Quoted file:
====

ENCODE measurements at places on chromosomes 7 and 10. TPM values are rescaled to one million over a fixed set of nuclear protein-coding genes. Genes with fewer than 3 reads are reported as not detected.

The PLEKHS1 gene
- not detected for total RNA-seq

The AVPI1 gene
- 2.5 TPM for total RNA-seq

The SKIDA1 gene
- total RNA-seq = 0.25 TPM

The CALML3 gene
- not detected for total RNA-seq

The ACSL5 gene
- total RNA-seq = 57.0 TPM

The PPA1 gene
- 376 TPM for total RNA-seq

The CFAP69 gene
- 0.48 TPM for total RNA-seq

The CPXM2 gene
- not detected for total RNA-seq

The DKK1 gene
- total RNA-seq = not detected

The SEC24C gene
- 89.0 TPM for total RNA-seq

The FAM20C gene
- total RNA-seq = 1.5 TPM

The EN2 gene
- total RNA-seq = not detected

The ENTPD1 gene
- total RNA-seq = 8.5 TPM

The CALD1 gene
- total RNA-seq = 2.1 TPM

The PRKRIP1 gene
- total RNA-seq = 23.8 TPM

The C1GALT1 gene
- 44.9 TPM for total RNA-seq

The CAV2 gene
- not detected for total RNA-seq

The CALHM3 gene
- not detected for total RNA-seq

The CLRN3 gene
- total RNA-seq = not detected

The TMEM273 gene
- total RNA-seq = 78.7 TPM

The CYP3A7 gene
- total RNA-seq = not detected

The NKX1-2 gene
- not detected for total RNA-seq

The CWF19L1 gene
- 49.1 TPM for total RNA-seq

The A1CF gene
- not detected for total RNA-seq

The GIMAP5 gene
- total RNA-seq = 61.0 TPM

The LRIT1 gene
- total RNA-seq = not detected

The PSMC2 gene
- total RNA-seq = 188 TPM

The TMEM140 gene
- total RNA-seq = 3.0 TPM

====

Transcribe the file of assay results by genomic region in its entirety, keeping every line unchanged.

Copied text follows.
ENCODE measurements at places on chromosomes 7 and 10. TPM values are rescaled to one million over a fixed set of nuclear protein-coding genes. Genes with fewer than 3 reads are reported as not detected.

The PLEKHS1 gene
- not detected for total RNA-seq

The AVPI1 gene
- 2.5 TPM for total RNA-seq

The SKIDA1 gene
- total RNA-seq = 0.25 TPM

The CALML3 gene
- not detected for total RNA-seq

The ACSL5 gene
- total RNA-seq = 57.0 TPM

The PPA1 gene
- 376 TPM for total RNA-seq

The CFAP69 gene
- 0.48 TPM for total RNA-seq

The CPXM2 gene
- not detected for total RNA-seq

The DKK1 gene
- total RNA-seq = not detected

The SEC24C gene
- 89.0 TPM for total RNA-seq

The FAM20C gene
- total RNA-seq = 1.5 TPM

The EN2 gene
- total RNA-seq = not detected

The ENTPD1 gene
- total RNA-seq = 8.5 TPM

The CALD1 gene
- total RNA-seq = 2.1 TPM

The PRKRIP1 gene
- total RNA-seq = 23.8 TPM

The C1GALT1 gene
- 44.9 TPM for total RNA-seq

The CAV2 gene
- not detected for total RNA-seq

The CALHM3 gene
- not detected for total RNA-seq

The CLRN3 gene
- total RNA-seq = not detected

The TMEM273 gene
- total RNA-seq = 78.7 TPM

The CYP3A7 gene
- total RNA-seq = not detected

The NKX1-2 gene
- not detected for total RNA-seq

The CWF19L1 gene
- 49.1 TPM for total RNA-seq

The A1CF gene
- not detected for total RNA-seq

The GIMAP5 gene
- total RNA-seq = 61.0 TPM

The LRIT1 gene
- total RNA-seq = not detected

The PSMC2 gene
- total RNA-seq = 188 TPM

The TMEM140 gene
- total RNA-seq = 3.0 TPM